Kevin Marshbank
BI Architect at a healthcare company with 5,001-10,000 employees
Since WS supports Data Vault 2.0, I would like to see automated support for hash keys on the appropriate Data Vault tables. WS does have a table trigger that can be manually added to the WS repository that will accomplishes this but it isn’t built in to the IDE. I would like to see multi-database (creating/storing tables in different databases based on type, e.g. staging, data mart, etc.). Similarly to the hash keys, it can be accomplished (I'm using multiple databases) it just requires making a manual entry in a RED repository table for each database. Again, having it officially built in to the IDE would be great. The only other thing I would note is that the IDE isn’t as intuitive as I would like. Like most tools, after several weeks of use it makes a lot more sense…but for new users there will be a moderate ramp up time. View full review »
Ken Flerlage
Business Intelligence Architect at a university with 1,001-5,000 employees
As with any product, there are things that can be improved, but most are fairly minor, including things like greater flexibility in ordering job tasks. I’d also like to see increased support for NoSQL data sources. View full review »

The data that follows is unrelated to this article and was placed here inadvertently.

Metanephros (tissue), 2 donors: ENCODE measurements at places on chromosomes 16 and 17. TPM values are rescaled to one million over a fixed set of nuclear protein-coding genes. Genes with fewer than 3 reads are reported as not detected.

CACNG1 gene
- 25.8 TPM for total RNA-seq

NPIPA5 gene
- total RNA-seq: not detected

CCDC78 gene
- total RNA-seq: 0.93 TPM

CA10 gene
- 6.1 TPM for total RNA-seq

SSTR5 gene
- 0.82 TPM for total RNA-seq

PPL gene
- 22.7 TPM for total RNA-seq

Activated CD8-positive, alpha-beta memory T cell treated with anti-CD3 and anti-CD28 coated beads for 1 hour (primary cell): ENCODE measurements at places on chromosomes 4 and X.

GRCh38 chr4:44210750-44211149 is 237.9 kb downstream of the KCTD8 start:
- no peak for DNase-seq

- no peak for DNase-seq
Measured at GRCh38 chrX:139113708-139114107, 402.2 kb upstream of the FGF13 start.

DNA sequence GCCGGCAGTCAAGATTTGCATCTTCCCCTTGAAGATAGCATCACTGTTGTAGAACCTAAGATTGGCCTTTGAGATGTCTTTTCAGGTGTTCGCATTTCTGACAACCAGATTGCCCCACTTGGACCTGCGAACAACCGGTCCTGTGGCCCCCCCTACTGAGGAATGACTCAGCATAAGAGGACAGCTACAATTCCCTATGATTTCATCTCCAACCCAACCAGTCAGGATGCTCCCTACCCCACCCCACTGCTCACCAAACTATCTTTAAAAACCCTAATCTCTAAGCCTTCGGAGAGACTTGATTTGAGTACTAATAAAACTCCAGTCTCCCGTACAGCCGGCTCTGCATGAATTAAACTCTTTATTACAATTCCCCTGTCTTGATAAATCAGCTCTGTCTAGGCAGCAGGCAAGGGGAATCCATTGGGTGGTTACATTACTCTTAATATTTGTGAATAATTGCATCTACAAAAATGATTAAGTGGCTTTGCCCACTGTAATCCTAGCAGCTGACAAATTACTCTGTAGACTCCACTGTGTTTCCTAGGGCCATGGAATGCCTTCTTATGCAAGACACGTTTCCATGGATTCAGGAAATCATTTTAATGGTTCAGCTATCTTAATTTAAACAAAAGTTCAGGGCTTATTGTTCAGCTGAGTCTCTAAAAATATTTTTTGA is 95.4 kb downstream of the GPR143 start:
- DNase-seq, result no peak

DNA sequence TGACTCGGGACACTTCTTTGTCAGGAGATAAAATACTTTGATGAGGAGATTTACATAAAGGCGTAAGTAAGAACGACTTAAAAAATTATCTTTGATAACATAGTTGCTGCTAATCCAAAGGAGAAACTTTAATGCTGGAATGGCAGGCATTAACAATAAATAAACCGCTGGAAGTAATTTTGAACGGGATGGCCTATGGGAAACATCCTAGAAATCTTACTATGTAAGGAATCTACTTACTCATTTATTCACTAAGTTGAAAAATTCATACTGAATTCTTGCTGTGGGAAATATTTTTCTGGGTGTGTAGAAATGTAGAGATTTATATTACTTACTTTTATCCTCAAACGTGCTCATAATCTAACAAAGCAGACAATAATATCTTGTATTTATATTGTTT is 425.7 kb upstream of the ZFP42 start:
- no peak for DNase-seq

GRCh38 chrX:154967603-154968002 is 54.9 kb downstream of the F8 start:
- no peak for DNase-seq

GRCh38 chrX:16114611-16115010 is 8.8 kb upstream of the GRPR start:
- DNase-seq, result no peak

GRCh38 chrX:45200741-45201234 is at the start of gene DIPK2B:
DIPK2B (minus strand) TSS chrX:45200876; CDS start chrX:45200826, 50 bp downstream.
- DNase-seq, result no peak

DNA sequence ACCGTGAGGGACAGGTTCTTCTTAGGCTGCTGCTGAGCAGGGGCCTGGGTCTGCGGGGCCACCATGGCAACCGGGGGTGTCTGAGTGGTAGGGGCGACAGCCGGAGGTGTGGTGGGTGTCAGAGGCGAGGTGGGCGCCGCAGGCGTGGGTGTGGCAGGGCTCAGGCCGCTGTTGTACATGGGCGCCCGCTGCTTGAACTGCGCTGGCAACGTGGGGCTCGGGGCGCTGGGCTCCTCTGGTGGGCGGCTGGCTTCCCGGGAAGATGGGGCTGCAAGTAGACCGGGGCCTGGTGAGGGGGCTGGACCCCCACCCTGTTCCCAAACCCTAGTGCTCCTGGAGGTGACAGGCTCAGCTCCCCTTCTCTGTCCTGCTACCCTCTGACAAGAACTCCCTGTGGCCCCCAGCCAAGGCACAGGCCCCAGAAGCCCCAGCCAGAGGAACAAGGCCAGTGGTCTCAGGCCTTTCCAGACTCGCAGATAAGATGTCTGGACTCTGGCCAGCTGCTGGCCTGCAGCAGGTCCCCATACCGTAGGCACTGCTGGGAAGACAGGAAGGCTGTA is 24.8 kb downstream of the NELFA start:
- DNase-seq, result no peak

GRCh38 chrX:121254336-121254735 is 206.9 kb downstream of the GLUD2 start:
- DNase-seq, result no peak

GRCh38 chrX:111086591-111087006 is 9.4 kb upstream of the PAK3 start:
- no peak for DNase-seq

Jeff Christen
Manager Data Warehousing at a university with 10,001+ employees
I would love to see a GUI interface for defining dependencies between build processes. RED provides a spreadsheet like interface for defining the dependencies between builds. Once the dependencies are defined, RED can produce a nice dependency diagram to give a visualization of the dependency tree. It would be easier to define complex dependency relationships if the dependency diagram were interactive. Our legacy ETL tool provided this GUI dependency definition via a drag and drop diagram which was very useful. The solution provided by WhereScape does work, and the dependency diagrams generated are helpful. It would just be nice to have the ability to define dependencies via a diagram, since dependencies relationships are much easier to understand via a diagram. View full review »
John Stassi
Senior Director, Software Development at a consultancy
Self-Documentation capabilities while good, are an area we would like to see continued improvement. View full review »
Kenneth Edwards
Data Technology Analyst at a tech services company with 1,001-5,000 employees
There are some newer features that haven't been included in the training materials yet so they're a little outdated (although the help documentation is very good). There are also some more complex data transformations that aren't supported and so need to be done in multiple steps. View full review »